¶ 3 BACKGROUND
¶ 4 The policy at the center of this insurance dispute is a claims-made policy. A "claims-made" insurance policy is distinguishable from a conventional "occurrence-based" insurance policy with respect to the type of risks each policy insures. Uhlich Children's Advantage Network v. National Union Fire Co. of Pittsburgh, 398 Ill.App.3d 710, 715, 929 N.E.2d 531, 537 (2010). An occurrence-based policy insures against an insurable act or omission that occurs during the policy period regardless of when a legal claim arising out of the act or omission is made against the insured. A claims-made policy, however, insures against the risk of a claim being made against the insured during the policy period. Id. The claims-made policy allows an insurance company to easily identify risks which, in turn, allows the company to know in advance the extent of its claims exposure and compute its premiums with greater certainty. Id. The coverage under a claims-made policy is less than a conventional occurrence-based policy, but so are its costs to the insured. Id.
¶ 5 The facts alleged in the underlying malpractice complaint establish that on March 25, 2000, Dr. Hucker was an employee of Women's Care, and he delivered a baby, J.L., at Protestant Memorial Medical Center. The baby's mother is Debra Schell. Schell alleged that Dr. Hucker committed malpractice in delivering her baby.
¶ 6 Dr. Hucker's employment agreement with Women's Care required Women's Care to provide for and maintain medical malpractice insurance coverage on a "claims-made basis" during his employment with respect to any duties or services that he performed as an employee of Women's Care. At the end of 2000, Dr. Hucker and another physician left Women's Care to form their own practice. The employment agreement did not require Women's Care to continue to provide Dr. Hucker with claims-made malpractice insurance coverage after the termination of the employer-employee relationship. Instead, the employment agreement required Dr. Hucker to "obtain at his own expense professional liability 'tail coverage' or 'prior acts coverage' covering [him] for professional liability while he was employed by [Women's Care], " and he was required to furnish evidence of such tail coverage or prior acts coverage to Women's Care. Upon leaving his employment with Women's Care, Dr. Hucker obtained his own medical malpractice coverage through MIIX Insurance Company.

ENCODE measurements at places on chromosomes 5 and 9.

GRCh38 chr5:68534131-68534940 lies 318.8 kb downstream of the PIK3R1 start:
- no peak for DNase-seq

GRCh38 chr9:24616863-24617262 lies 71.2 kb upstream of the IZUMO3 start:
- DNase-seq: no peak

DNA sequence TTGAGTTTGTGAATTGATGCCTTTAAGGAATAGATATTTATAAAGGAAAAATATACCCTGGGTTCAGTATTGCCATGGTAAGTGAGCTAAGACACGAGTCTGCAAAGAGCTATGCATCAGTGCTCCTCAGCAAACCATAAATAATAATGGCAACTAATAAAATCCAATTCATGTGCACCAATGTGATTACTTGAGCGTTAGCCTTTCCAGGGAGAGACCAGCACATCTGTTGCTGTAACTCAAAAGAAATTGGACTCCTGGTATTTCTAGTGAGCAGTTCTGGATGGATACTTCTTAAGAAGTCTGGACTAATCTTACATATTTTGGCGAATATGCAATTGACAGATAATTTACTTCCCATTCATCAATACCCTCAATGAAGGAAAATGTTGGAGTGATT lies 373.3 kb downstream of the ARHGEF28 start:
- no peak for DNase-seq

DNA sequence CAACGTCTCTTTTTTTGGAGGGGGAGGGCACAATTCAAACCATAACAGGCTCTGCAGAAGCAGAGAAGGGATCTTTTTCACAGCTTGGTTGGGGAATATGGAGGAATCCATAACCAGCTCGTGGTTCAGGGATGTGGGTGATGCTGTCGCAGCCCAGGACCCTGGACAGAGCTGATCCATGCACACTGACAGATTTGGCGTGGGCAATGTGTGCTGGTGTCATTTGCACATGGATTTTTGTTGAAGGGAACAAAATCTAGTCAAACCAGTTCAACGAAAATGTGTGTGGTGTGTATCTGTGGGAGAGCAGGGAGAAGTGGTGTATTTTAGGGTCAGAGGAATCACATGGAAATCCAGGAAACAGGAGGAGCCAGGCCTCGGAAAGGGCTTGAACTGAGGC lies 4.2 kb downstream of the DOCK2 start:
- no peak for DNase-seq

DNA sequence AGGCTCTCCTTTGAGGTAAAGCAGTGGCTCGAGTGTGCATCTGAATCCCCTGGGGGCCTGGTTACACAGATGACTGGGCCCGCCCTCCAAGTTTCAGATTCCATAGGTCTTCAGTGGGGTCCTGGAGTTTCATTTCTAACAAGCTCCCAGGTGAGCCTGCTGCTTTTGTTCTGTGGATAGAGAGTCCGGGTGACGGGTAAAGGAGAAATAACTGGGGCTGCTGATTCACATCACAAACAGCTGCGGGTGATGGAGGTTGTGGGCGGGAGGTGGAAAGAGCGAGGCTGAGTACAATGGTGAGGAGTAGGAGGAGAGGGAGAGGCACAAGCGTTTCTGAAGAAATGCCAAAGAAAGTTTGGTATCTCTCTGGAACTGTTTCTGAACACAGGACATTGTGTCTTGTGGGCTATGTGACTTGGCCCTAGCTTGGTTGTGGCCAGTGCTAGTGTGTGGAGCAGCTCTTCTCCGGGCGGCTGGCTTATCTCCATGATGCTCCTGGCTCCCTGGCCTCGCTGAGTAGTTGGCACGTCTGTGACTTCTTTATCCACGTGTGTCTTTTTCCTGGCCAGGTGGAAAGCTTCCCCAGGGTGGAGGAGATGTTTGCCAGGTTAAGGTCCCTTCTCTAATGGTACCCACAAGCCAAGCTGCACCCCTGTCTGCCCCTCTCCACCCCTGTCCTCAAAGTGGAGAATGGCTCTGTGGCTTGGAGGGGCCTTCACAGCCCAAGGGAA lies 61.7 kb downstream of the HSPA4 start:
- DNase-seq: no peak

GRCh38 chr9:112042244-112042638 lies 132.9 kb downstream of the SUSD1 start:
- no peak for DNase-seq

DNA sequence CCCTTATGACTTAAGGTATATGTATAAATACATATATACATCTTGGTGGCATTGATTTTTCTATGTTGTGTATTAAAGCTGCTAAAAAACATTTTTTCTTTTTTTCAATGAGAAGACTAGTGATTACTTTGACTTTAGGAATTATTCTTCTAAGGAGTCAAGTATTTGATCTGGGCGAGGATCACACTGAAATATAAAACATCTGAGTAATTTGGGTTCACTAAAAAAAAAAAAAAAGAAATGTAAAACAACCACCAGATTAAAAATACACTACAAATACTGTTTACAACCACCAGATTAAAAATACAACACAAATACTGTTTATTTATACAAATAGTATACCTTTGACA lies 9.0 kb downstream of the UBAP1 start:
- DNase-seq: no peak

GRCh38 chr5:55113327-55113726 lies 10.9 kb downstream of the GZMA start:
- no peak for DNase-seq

¶ 7 On January 28, 2002, Schell filed her medical malpractice lawsuit against the hospital, Women's Care, and Dr. Hucker. Dr. Hucker first became aware of Schell's malpractice claim when he received the complaint sometime after January 28, 2002. Schell sought damages against Dr. Hucker for his alleged malpractice and against both the hospital and Women's Care under a vicarious liability ...